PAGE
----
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House panel push to I-card for citizens

New Delhi, Aug. 21: The parliamentary consultative committee of the home ministry today discussed providing multipurpose identity cards to all Indians which would help compile a national register of citizens.

Although a census is conducted every 10 years, a proper identity card for genuine citizens has become imperative in a country where illegal influx of foreigners, especially in the eastern parts, is threatening to become a major political and security issue.

The meeting, chaired by deputy Prime Minister L.K. Advani, reviewed the progress of a pilot project launched to issue such cards in select sub-divisions in states like Jammu and Kashmir, Assam, Gujarat, Uttaranchal, Rajasthan, Uttar Pradesh, Andhra Pradesh, Bengal, Tripura and Goa.

The project, which began in April, covers approximately 29 lakh people, and is scheduled to be completed in a year’s time.

The influx of foreigners has become a source of worry. The Centre claims that Pakistan’s Inter-Services Intelligence has been using the porous eastern border to send in militants.

“Today, it is just not a question of illegal entry of ordinary people but the fear of terrorists getting free entry into the country. The security considerations have made it imperative to have identification papers for genuine citizens,” said an official.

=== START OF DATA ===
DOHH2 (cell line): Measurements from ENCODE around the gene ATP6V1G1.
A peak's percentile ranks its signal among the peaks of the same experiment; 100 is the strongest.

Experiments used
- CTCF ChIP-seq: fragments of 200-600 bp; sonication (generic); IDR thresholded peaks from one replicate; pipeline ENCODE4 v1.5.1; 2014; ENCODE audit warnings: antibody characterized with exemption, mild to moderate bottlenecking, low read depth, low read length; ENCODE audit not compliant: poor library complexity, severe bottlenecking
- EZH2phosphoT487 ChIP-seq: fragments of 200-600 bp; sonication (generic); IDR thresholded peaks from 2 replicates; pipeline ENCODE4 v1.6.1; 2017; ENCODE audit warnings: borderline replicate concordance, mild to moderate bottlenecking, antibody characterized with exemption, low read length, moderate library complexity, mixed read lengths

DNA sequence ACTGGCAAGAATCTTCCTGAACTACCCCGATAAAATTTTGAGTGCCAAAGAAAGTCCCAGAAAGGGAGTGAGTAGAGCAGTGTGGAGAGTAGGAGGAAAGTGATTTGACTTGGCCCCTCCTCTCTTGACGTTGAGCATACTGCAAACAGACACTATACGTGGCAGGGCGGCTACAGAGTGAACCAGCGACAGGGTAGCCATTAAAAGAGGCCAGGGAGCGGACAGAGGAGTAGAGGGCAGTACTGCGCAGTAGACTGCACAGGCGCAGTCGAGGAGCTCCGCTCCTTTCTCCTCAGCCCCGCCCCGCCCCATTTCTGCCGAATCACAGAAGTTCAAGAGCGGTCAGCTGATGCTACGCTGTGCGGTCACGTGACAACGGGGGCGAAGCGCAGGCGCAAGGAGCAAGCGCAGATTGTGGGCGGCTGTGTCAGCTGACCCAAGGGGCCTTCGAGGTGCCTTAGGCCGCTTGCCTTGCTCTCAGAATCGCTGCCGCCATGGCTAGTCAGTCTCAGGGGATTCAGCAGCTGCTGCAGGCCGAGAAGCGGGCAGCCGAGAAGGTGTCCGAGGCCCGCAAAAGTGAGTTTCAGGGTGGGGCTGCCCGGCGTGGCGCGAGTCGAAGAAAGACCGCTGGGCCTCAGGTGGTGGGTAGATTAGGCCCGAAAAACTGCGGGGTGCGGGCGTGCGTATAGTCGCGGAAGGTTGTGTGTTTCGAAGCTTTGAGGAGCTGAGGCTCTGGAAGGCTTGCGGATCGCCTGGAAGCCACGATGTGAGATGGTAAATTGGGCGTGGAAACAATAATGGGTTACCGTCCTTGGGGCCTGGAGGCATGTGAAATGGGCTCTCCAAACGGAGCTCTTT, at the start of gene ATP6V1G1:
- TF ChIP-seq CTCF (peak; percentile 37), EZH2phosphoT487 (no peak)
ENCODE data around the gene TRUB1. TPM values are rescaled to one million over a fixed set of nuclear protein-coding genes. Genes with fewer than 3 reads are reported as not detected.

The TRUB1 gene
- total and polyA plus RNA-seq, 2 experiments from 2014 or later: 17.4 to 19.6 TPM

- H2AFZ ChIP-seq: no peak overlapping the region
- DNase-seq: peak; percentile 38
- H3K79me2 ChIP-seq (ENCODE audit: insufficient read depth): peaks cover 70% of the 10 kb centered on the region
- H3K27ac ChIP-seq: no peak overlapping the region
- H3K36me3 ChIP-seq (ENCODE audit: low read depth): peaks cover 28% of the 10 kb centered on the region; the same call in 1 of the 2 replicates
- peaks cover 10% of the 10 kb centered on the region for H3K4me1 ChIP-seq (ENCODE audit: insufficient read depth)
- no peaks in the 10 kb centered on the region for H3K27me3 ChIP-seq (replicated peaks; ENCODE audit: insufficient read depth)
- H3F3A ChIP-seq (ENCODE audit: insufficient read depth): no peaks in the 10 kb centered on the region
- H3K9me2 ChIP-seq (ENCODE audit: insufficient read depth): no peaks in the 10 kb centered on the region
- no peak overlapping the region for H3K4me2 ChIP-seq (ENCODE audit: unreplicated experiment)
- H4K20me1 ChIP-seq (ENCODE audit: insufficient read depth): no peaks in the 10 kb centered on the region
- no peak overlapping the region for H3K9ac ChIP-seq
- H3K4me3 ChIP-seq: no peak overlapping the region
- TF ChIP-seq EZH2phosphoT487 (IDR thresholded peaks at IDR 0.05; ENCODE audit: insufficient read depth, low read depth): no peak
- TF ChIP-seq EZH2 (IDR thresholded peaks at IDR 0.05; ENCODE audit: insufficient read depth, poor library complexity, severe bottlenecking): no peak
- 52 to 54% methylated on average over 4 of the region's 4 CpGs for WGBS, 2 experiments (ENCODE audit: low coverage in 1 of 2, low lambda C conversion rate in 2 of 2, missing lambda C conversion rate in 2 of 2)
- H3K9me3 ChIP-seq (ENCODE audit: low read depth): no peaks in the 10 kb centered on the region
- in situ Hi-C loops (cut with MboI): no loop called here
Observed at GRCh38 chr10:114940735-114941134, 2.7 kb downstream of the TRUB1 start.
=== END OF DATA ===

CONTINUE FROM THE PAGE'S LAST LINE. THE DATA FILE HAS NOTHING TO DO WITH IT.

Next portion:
The Group of Ministers, which met after the Kargil incursion in 1999 to review national security, had recommended introduction of identity cards.

“Illegal migration has assumed serious proportions. There should be compulsory registration of citizens and non-citizens living in India. This will facilitate preparation of a national register of citizens. All citizens should be given a multipurpose national identity card and non-citizens should be issued identity cards of a different colour and design. This should be introduced initially in the border districts or may be in a 20-kilometre border belt and extended to the hinterland progressively,” the GoM report on border management had said.

Registrar general and census commissioner J.K. Banthia, who was present at the consultative committee meeting, held a power-point presentation to stress on the urgent need for a citizens register and identity cards, especially in the border areas where it is difficult to distinguish between Indian nationals and illegal foreigners.

While all members of the committee agreed that issuing identity cards for citizens was a good first step, several were worried about harassment of genuine citizens, especially in villages where birth certificates and other data are not commonly available to most people.

Members suggested that “the system of enumeration should be insulated from political pressure and problems of religion, caste and creed considerations”.

Advani assured the committee that all safeguards for successful implementation of the project would be maintained.

He also said that initially there was some hesitation on the part of some state governments regarding the project, but much of these fears were allayed later.

A unanimous decision to go ahead with the identity card scheme was taken at the chief ministers’ conference. It was also endorsed in the last conference of chief secretaries from states, Advani told the members.

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